This section is from the book "Complete Self-Instructing Library Of Practical Photography", by J. B. Schriever. Also available from Amazon: Complete Self-Instructing Library Of Practical Photography.
693. Study the cost of materials and see if your photographs can be produced for the prices that you are asking. Remember, that you are to be honest with yourself and those who are dependent upon you, as well as with your customers. There are photographers who figure only the cost of plates, paper, cards and chemicals, and charge accordingly, thinking that all receipts above these expenditures are profit, and that their profits are large. If they will add the interest on money invested (which is a perfectly legitimate item), the rent of the studio, the cost of fuel, taxes, light, insurance, help (if any is employed), repairs to instruments, furniture, etc., and occasionally the addition of a new article of furniture or a new and improved instrument, in fact all of the necessary expenses connected with the conducting of the business, and not forgetting a reasonable salary for themselves, whose time, labor, skill and energy ought to be worth as much as those of men engaged in other professions, they might discover that business was being done at a loss, and unless prices were raised to meet the discrepancy they would have to close up and retire in a short time. We cannot lay too much stress upon this fact, and it is absolutely unreasonable to expect one's business to be successful if the financial side does not receive continual, careful and thoughtful consideration.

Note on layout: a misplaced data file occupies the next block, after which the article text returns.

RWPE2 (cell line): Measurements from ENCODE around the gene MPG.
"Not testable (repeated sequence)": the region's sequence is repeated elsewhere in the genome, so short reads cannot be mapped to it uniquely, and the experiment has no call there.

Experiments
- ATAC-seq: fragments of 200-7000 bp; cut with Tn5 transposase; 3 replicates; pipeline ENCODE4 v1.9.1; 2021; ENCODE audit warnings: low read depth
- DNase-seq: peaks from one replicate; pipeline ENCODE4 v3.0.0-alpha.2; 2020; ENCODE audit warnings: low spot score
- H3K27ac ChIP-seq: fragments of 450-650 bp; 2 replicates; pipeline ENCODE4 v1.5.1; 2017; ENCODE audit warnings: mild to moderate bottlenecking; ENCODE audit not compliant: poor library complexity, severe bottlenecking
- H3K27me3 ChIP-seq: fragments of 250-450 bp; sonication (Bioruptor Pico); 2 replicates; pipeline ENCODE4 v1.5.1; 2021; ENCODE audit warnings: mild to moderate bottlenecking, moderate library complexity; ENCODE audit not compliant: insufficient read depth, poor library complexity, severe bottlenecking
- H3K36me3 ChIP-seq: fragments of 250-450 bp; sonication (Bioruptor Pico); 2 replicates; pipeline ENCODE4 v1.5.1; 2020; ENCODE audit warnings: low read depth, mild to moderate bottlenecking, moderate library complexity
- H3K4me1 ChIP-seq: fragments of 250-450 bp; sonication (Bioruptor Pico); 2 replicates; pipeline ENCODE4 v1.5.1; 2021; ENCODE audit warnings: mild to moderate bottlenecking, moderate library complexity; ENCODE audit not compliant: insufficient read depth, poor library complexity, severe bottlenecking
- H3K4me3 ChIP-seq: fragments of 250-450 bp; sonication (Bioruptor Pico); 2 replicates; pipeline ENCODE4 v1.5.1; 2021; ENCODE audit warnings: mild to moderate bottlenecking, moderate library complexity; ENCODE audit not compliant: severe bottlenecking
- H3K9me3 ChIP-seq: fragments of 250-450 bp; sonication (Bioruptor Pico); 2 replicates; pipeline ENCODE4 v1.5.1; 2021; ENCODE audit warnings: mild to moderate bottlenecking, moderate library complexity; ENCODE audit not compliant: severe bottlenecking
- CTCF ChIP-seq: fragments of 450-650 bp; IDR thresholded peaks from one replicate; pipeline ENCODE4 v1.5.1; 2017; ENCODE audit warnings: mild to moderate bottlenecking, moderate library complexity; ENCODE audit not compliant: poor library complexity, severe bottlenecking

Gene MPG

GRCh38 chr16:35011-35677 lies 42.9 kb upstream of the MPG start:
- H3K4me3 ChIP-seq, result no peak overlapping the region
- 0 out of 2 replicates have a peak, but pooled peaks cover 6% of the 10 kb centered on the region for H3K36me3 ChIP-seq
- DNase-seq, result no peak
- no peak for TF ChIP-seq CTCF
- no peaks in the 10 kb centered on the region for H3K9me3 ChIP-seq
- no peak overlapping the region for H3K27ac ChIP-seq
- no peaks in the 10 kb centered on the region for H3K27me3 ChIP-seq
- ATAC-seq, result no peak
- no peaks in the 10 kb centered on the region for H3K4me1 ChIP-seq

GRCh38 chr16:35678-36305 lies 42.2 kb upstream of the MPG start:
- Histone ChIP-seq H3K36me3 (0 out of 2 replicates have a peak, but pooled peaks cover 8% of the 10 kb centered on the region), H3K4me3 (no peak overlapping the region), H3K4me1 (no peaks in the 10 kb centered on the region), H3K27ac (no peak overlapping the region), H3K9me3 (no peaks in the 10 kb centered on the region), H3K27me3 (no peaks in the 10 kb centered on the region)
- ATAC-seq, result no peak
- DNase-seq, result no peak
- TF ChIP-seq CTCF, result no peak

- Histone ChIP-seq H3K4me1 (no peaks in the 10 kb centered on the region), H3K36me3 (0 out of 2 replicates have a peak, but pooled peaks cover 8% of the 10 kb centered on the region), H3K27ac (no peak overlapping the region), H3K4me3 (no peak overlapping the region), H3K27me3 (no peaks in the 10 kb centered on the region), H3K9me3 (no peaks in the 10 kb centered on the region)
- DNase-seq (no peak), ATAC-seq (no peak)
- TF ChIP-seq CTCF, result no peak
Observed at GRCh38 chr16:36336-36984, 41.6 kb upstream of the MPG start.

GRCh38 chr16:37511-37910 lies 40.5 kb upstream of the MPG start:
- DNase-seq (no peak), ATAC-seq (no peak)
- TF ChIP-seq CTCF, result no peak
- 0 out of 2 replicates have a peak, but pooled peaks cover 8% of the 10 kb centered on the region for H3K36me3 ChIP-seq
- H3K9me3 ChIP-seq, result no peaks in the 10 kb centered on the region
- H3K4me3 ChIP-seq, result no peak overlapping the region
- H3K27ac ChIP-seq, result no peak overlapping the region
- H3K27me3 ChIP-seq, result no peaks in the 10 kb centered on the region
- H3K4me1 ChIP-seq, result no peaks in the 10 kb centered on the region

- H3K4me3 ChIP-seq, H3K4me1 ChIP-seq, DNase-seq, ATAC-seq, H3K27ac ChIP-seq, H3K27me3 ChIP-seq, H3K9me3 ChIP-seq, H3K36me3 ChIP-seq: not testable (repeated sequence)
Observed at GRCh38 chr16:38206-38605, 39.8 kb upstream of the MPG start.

Taking Stock. One should always be well informed regarding the most minute details of his business. The first step is to take stock: Provide yourself with an ordinary day book, and on one page note all of your liabilities: i.e., everything you owe. On the opposite page note your assets. These latter include the value of your studio (if it is your own property), your apparatus, the stock of materials, plates, paper, mounts, chemicals, etc., the amounts owing to you by customers, and the amount of cash in the bank and in your cash drawer. The excess of assets over liabilities is your capital, and the complete statement constitutes your balance sheet.
695. If, at the end of a year, another balance sheet be prepared it may possibly be found that your capital is less, the amounts due to creditors may be more, while the amounts due from sitters are less, and the cash balances are also reduced in size from what they were the preceding year. This will indicate one of two things: Either the business is not paying so well, or else you have been drawing more money from the business than the profits warrant. It is for this reason that stock-taking is important. It enables the photographer to know exactly how he stands, and gives a timely warning that he must devise some means whereby he may increase his income in some way or other. See Chapter XLI (Lesson Xxxi. Spotting Negatives And Prints) (Lesson Xxxi. Spotting Negatives And Prints), Regulation of Prices.